Vocal Cord Paralysis: Review of Imaging Appearance and Etiologies

Schneider, A.J.; Winegar, B.A.; Altmeyer, W.; Tantiwongkosi, B.Schneider, A.J.; Winegar, B.A.; Altmeyer, W.; Tantiwongkosi, B.

View Article on Neurographics Website

Date of Activity Release: Apr. 1, 2017
Date of Activity Expiration: Apr. 1, 2020

Target Audience:
Intended for neuroradiologists and neuroradiology trainees with varying degrees of experience.

Learning Objectives:
Discuss the imaging evaluation of vocal cord paralysis, describe relevant anatomy, and list common causative etiologies.

Vocal cord paralysis is often demonstrated as subtle imaging findings that can easily be overlooked and may be unexpected because a significant number of patients are asymptomatic. A wide range of pathology that involve the vagus or recurrent laryngeal nerves can result in vocal cord paralysis by disrupting motor innervation of the larynx. The detection of vocal cord paralysis should not serve as a final diagnosis but rather as an indication to investigate for a causative etiology because paresis may be a harbinger of more serious underlying disease. Thus, a strong grasp of pertinent anatomy, classic imaging findings, and common underlying pathologies of vocal cord paralysis is paramount for the interpreting radiologist.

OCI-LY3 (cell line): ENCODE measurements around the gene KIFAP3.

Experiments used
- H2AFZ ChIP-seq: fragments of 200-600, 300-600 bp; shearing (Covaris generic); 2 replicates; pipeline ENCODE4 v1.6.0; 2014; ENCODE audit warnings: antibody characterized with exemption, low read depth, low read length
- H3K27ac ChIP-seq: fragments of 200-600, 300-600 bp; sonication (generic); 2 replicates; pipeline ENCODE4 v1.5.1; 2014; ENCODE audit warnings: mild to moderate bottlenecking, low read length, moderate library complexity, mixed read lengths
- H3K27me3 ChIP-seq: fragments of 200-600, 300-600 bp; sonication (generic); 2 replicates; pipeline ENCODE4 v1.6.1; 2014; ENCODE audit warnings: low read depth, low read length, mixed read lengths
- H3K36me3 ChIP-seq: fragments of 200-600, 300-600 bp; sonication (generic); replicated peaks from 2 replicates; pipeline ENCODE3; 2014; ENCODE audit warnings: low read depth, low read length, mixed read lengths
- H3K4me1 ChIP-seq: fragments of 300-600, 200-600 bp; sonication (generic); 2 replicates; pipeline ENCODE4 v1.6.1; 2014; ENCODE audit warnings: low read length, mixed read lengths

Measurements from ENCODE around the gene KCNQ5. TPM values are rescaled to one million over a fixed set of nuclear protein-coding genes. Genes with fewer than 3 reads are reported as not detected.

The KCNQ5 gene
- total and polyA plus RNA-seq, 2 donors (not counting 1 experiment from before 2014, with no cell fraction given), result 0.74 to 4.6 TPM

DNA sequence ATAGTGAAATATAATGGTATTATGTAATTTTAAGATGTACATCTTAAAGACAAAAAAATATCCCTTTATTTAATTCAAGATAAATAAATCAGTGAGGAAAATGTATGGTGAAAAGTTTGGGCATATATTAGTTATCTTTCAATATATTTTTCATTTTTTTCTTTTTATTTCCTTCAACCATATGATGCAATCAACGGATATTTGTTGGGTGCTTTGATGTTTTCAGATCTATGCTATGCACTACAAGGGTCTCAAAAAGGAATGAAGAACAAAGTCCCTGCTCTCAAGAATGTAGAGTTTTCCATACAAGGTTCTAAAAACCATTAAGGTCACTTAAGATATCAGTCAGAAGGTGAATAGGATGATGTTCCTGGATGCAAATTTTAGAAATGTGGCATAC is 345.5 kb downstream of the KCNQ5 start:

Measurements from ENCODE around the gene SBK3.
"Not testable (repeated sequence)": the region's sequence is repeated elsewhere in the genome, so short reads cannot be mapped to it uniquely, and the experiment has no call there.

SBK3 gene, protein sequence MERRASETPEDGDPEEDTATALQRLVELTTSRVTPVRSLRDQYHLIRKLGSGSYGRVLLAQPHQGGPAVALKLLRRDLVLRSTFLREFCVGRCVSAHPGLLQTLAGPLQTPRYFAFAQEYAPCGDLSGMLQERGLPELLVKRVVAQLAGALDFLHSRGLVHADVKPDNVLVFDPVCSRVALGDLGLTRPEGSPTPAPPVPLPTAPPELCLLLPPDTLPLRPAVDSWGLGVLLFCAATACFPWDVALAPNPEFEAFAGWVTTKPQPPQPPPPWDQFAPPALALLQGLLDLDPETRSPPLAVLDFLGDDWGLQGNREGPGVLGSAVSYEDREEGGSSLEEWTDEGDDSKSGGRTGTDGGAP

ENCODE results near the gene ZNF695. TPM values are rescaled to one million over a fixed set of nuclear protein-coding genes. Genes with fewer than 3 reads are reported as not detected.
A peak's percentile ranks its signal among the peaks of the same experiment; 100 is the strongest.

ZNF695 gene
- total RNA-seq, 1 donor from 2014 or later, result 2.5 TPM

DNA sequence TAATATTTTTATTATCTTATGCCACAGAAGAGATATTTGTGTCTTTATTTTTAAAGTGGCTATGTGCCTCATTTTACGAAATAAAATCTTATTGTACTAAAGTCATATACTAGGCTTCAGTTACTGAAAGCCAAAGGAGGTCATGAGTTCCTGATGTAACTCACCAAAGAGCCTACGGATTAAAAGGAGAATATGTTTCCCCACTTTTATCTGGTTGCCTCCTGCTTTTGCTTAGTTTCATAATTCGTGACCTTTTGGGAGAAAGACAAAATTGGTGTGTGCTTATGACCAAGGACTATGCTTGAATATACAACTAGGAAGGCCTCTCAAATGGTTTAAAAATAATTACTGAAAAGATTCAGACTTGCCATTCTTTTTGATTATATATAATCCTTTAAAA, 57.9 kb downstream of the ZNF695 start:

Commercial Support
No commercial support was received for this activity.

Credit Designation Statement

The American Society of Neuroradiology is accredited by the Accreditation Council for Continuing Medical Education (ACCME) to provide continuing medical education for physicians.

The American Society of Neuroradiology designates this journal-based CME activity for a maximum of 1 AMA PRA Category 1 Credit(s)TM. Physicians should claim only the credit commensurate with the extent of their participation in the activity.

Method of Physician Participation:
Each participant will review the corresponding Neurographics article located at Upon completion, each physician will complete and pass a post-test with a score of at least 80% to receive a CME certificate.

All individuals in control of content have disclosed the following relevant financial relationships. All of these relationships were treated as a conflict of interest, and have been resolved (C7 SCS 6.1-6.2, 6.5)

Authors have no relevant financial relationships.





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